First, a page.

Former Premier recalls meeting Rev Martin Luther King in 1968
The 50th anniversary of US Civil Rights leader Martin Luther King, Jr’s iconic “I Have a Dream” speech afforded former Premier Ewart Brown a chance to recall meeting the visionary leader shortly before Dr King’s 1968 assassination.
Dr King’s August 28, 1963 speech took place in the heart of the US capital before more than 250,000 marchers protesting racial discrimination, one year before Dr Brown commenced his studies in the US.
During his own student activist days in Washington, DC, Dr Brown volunteered for the Student Nonviolent Coordinating Committee, a civil-rights group, and was introduced to Dr King through the Civil Rights leader’s assistant, the Reverend Walter Fauntroy.
“We shook hands, and talked for a few minutes about the SNCC campaign in the US,” said Dr Brown of his meeting with the Nobel Peace Prize laureate.
Then studying at Howard University, Dr Brown had to work hard to earn his introduction — by selling tickets as a volunteer for an SNCC fundraiser.
Looking back on their meeting, Dr Brown added: “He told me to keep up the good work.”
The short encounter with the head of the Southern Christian Leadership Conference lingered with Dr Brown as he was swiftly caught up in the American Civil Rights movement.
Dr King was fatally shot on April 4, 1968 at the Lorraine Motel in Memphis, Tennessee hotel — but Dr Brown said the Civil Rights leader’s legacy remained firmly with the movement.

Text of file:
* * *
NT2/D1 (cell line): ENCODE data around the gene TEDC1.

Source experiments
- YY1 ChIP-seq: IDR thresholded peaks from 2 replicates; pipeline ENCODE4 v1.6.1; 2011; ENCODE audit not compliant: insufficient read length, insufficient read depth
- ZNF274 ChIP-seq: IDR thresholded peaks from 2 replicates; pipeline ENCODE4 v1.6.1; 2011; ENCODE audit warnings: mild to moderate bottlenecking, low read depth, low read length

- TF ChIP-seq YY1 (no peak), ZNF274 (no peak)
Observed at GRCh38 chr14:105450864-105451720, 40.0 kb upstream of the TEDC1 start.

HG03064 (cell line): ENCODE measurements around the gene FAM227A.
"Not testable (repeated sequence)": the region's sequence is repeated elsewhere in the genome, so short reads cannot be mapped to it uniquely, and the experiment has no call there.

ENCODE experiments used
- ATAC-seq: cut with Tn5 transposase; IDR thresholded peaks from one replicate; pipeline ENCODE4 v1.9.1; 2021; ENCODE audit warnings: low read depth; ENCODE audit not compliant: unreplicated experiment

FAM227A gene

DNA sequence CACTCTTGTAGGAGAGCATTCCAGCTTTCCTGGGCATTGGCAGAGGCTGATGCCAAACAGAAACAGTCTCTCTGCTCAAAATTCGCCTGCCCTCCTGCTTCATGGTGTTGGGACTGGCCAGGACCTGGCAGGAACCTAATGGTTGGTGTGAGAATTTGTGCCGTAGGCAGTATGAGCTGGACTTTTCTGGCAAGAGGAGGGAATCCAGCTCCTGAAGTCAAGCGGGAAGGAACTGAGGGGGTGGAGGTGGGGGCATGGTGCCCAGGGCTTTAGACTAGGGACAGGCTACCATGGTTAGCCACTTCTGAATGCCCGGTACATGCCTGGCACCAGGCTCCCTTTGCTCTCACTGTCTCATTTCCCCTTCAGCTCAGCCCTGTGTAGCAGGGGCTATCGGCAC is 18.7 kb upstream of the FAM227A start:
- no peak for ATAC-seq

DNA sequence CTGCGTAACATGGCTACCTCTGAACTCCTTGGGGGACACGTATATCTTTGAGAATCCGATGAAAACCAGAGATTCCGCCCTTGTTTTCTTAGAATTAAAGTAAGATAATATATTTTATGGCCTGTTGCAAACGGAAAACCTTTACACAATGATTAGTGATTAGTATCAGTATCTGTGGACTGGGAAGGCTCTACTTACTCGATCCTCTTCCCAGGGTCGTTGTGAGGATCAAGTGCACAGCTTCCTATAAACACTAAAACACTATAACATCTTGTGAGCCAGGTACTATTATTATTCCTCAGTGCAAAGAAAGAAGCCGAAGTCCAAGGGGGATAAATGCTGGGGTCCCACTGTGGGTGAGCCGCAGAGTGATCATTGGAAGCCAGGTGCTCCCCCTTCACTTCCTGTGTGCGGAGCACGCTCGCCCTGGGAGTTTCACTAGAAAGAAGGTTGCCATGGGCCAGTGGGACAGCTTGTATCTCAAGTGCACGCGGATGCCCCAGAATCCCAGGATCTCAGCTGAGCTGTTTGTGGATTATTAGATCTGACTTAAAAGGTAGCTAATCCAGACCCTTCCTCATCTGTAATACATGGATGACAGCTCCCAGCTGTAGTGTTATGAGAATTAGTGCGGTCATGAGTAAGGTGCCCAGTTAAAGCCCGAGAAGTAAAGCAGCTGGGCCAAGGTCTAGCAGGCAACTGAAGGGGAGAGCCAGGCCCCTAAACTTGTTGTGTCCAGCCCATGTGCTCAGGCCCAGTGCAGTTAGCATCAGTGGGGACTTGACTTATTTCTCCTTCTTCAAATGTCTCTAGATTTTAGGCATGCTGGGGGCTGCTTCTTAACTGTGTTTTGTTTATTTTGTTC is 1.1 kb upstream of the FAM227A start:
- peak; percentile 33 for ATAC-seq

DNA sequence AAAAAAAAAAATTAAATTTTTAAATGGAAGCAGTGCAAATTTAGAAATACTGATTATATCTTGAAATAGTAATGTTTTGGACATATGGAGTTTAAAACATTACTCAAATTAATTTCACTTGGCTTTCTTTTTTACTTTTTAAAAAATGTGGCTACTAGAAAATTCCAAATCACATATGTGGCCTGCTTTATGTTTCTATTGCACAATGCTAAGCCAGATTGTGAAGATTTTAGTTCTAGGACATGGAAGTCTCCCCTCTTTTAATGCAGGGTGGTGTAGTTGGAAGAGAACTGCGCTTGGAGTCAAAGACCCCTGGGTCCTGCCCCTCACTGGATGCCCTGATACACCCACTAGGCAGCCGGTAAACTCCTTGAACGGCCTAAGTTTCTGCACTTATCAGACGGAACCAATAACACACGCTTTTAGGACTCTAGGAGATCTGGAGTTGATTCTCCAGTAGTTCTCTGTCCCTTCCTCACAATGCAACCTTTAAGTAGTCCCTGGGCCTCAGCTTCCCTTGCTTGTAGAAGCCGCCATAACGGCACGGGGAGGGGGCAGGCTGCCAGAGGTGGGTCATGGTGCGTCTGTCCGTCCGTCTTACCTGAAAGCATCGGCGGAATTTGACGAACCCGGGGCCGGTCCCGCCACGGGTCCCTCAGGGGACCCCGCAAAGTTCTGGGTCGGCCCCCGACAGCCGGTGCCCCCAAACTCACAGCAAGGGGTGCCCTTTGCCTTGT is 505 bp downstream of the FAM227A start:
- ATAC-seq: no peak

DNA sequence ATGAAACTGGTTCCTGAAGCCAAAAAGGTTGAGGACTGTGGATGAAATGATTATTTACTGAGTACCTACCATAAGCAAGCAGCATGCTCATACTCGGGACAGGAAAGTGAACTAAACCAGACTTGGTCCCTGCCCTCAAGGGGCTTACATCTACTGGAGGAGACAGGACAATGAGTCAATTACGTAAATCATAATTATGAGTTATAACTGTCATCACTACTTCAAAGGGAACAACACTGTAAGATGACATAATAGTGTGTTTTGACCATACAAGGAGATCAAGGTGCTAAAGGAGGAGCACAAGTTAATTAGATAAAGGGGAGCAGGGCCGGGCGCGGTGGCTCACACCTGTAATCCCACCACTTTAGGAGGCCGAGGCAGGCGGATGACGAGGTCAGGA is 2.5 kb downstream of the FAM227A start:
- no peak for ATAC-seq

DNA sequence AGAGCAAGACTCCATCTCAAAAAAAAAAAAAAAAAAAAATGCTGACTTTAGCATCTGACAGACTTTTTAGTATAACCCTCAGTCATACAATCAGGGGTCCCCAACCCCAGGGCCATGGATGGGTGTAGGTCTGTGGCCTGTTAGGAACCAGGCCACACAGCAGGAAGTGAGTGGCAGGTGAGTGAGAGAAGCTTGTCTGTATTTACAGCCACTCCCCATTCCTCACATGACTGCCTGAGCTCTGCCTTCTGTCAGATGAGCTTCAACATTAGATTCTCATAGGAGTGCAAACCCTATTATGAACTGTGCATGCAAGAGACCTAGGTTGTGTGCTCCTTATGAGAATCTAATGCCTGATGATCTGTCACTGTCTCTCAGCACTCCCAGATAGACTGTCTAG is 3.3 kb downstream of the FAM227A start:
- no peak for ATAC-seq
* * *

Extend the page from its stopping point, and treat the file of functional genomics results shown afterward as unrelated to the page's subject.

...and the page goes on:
“There were those who felt, as I did, impatient with the pace of change. But Dr King’s real value was not just in his philosophy of non-violence. It was his brilliant analysis of human behaviour. That was his strength, to me.”
Looking back on the 1963 March On Washington and Dr King’s historic speech, commemorated yesterday around the world, Dr Brown said: “He had the ability, in one single speech, to diagnose the pathology of not just the country but the world.”
He conceded that other contemporary Civil Rights activists, such as then Nation of Islam preacher Malcolm X, had been unimpressed with the March on Washington — but Dr Brown called the splitting of philosophies into a “Malcolm or Martin” dichotomy “an artificial division”.
“They were aiming at the same target, trying to fix the same problem,” Dr Brown said of the two Civil Rights icons.
He said Malcolm X’s disparagement of the March was “accurate” in the sense that the mass protest was originally intended to be a far more radical affair.
“Preparations were made in Washington for potential violence,” he said. “The authorities thought there were going to be militant incidents.
“Officials got involved to ensure that it would not go in that direction, and Malcolm X thought their involvement was diluting the tenor of the march.”
Dr Brown told The Royal Gazette that he’d kept his activism within the student body, as well as work with the SNCC.
He recalled working with Marion Barry — later the mayor of Washington, DC — in the 1965 SNCC boycott of the DC transit system when the company tried to raise its fares.
However, Dr Brown said he’d seen no reason to become a member of groups such as the Black Panthers, adding: “I was not a joiner.”